Buckle Up! Texas State Law on Child Passenger Safety

car seatDid you know that Safety Seat Belt violations are a primary offense in Texas? That means that an officer doesn’t need to have another reason to pull you over. Officers may then arrest or issue a citation/notice to appear before a judge for a violation.

I wonder if all moms (and dads) know what the Texas laws are regarding children when they are riding in the car? That they could even be arrested if they or their child are not in a seat belt. Here’s a look at the current laws in Texas regarding child passenger safety.

First, let me remind you that everyone, regardless of age, is required to be wearing a seat belt.

All children younger than 8 years old, unless taller than 4’9”, are required to be in the appropriate child safety seat system wherever they ride in a passenger vehicle. In other words, once the child is 8 years old, regardless of their height or weight, it is legal for them to just have the adult safety belt on. However, it is recommended that it is safest for any child under 4’9” to be in a booster seat.

Notice the law says “passenger vehicle” – what does that include? A “passenger vehicle” is a passenger car, sport utility vehicle, truck, light truck, truck tractor or a passenger van designed to transport 15 or fewer occupants, including the driver. (Buses are not included in this definition)

An infant or child passenger restraint system that meets the federal standards for crash-tested restraint systems as set by the National Highway Traffic Safety Administration. Examples: rear-facing only safety seat, convertible safety seat, forward-facing only safety seat, high-back booster seat, backless booster seat, safety vest/harness.

Most hospitals in Texas will not let you leave with your newborn without a proper car seat.  You want to keep your baby in a rear-facing seatas long as possible – to the upper weight limits of the harness. But you should never place an infant forward-facing before their first birthday and 20-22 pounds.

Next is the Forward-Facing Seat: Toddlers go forward-facing in a five-point harness until the upper limits of the harness, usually 40-65 pounds.  

Again, Texas Law requires all children under 8, unless taller than 4’9” to be in an appropriate Booster Seat. Not sure if it safe for your child to dump the booster seat? There is a simple 5-step test for determining proper fit of the adult safety belt. Buckle your child into a lap/shoulder belt and look for these things:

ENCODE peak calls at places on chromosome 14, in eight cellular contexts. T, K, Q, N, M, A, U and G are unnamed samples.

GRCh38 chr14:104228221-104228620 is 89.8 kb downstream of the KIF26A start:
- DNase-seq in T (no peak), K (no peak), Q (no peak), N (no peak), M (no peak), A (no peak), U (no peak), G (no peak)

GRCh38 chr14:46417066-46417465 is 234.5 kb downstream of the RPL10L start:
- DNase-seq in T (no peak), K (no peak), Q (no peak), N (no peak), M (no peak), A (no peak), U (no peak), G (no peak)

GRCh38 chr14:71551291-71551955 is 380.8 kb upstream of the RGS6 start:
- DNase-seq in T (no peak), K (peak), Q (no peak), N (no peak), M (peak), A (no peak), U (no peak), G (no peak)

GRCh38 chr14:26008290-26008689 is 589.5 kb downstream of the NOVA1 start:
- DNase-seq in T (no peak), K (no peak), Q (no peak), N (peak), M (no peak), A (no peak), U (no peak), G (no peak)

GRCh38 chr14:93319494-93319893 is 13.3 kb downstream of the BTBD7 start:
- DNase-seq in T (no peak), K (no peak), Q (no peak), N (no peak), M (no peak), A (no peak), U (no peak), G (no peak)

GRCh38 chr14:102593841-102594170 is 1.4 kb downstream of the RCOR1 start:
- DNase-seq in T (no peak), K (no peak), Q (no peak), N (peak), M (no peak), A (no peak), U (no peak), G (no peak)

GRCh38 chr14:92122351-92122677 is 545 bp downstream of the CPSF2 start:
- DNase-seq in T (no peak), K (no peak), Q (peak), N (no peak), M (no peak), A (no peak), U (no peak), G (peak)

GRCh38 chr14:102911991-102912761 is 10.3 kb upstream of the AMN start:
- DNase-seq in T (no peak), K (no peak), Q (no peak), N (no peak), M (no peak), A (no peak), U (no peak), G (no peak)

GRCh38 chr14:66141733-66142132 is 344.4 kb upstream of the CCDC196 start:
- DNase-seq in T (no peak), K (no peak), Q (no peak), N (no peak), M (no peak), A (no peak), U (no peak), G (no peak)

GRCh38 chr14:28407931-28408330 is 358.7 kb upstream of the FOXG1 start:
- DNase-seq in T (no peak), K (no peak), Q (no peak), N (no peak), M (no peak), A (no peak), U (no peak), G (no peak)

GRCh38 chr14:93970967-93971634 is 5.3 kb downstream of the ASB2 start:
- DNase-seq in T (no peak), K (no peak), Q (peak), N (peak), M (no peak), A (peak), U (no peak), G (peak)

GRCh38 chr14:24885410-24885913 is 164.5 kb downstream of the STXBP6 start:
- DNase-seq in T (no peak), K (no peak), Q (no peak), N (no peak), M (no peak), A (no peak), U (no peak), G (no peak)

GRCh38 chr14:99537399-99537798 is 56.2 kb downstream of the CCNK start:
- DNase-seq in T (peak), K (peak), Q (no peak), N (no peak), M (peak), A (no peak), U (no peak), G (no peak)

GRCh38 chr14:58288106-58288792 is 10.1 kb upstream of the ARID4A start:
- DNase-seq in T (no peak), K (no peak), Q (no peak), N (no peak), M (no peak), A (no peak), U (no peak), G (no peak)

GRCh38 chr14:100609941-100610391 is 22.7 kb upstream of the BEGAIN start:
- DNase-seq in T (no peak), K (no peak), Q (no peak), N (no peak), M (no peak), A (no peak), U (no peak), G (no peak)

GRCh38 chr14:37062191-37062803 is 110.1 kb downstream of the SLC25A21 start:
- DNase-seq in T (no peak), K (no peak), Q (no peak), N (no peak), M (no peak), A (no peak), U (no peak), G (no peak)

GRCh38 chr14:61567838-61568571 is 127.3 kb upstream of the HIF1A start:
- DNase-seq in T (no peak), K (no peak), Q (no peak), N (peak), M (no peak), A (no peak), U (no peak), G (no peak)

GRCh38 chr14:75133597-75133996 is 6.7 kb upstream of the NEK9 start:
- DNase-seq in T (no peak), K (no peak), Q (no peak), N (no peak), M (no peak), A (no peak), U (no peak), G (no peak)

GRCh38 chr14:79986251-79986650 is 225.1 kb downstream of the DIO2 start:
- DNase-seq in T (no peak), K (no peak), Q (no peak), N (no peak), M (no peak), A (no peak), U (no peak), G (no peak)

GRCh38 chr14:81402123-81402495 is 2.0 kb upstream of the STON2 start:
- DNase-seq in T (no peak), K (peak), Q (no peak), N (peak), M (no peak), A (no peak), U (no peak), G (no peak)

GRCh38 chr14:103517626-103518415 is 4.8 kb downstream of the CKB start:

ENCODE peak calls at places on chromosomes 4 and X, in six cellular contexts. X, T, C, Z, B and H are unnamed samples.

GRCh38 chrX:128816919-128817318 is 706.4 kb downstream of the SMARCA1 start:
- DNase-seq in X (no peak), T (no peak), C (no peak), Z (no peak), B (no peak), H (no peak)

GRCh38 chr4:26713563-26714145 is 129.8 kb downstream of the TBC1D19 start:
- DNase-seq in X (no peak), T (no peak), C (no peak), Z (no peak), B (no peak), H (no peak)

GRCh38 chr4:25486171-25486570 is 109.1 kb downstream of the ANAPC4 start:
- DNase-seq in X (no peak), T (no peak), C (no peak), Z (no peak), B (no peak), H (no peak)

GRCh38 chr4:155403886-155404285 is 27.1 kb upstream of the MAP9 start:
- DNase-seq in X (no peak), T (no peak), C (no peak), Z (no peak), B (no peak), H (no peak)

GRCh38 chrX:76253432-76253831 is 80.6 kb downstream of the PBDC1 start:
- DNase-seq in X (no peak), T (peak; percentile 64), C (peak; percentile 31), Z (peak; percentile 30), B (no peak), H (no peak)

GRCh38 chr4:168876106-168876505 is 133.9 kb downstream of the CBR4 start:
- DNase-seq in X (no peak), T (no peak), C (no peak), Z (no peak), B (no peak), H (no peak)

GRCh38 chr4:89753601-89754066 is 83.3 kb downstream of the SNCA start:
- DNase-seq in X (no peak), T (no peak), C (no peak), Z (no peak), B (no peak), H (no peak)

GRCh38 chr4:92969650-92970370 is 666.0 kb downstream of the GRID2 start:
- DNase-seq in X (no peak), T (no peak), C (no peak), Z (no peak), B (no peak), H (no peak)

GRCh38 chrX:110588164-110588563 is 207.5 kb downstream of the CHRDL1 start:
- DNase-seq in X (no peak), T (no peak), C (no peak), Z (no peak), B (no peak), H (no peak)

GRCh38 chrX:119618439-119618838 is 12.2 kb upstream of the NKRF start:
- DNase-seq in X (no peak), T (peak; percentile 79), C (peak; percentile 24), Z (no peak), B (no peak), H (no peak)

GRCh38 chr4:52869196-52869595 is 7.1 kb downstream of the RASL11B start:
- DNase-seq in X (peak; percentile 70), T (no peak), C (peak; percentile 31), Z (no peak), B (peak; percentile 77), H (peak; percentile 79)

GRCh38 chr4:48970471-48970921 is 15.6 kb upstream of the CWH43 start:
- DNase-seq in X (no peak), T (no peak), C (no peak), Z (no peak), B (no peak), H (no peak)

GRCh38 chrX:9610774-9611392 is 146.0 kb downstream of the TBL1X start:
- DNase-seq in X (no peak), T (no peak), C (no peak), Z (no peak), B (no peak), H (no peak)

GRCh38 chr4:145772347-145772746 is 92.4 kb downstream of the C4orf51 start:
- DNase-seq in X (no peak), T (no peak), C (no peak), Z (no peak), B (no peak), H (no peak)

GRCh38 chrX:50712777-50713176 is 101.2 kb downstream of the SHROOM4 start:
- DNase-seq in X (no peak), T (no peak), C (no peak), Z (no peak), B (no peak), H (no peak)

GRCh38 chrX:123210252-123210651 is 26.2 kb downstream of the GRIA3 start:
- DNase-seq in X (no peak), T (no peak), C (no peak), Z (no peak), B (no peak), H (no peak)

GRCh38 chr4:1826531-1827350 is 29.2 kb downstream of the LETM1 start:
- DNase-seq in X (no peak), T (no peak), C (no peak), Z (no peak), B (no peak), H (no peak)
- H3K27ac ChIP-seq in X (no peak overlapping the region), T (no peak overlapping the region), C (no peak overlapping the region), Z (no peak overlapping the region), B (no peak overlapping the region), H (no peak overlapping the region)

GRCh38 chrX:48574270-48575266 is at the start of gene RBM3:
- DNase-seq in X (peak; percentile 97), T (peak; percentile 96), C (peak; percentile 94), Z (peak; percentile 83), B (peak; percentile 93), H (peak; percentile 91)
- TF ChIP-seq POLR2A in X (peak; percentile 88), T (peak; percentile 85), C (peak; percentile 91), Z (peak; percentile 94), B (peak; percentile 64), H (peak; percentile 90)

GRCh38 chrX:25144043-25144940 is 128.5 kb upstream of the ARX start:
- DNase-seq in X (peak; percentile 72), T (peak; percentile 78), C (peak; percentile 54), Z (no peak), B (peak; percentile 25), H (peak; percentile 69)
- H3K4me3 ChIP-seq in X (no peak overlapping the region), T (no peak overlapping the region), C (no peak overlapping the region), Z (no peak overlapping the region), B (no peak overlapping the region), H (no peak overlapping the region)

1. Does he/she sit all the way back against the seat?

2. Do his/her knees bend easily at the edge of the seat?

3. Does the shoulder belt cross over the center of the shoulder and chest?

4. Is the lap belt low, across the tops of the thighs?

5. Can he/she stay seated like this for the entire trip?

If you answered “no” to any of these, your child may still need a booster seat.  And you should want to do that, even if it’s a hassle. Why? Because studies have shown that in crashes where children are restrained by only an adult seat belt, they are more likely to suffer severe head, spinal cord and internal injuries.

Another question I hear a lot (mainly from eager children) is it legal for a child to ride in the front seat. I always told the kids the law said they had to be twelve, but actually there is no such law in Texas.  However, the law does require that all child safety seat systems must be used according to the owner’s manuals and installed according to manufacturer instructions.

ALL rear-facing seats are prohibited from being used on the front seat of the vehicle if there is a passenger air bag. The only way the rear-facing safety seat can be legally and properly installed on the front seat of a single-cab vehicle is to manually turn the air bag to the “off” position. Air bags can be extremely dangerous to small children.

I think its important that parents know the laws affecting their children’s safety. So buckle up!

From one Mom to another,

Jenny Wilson

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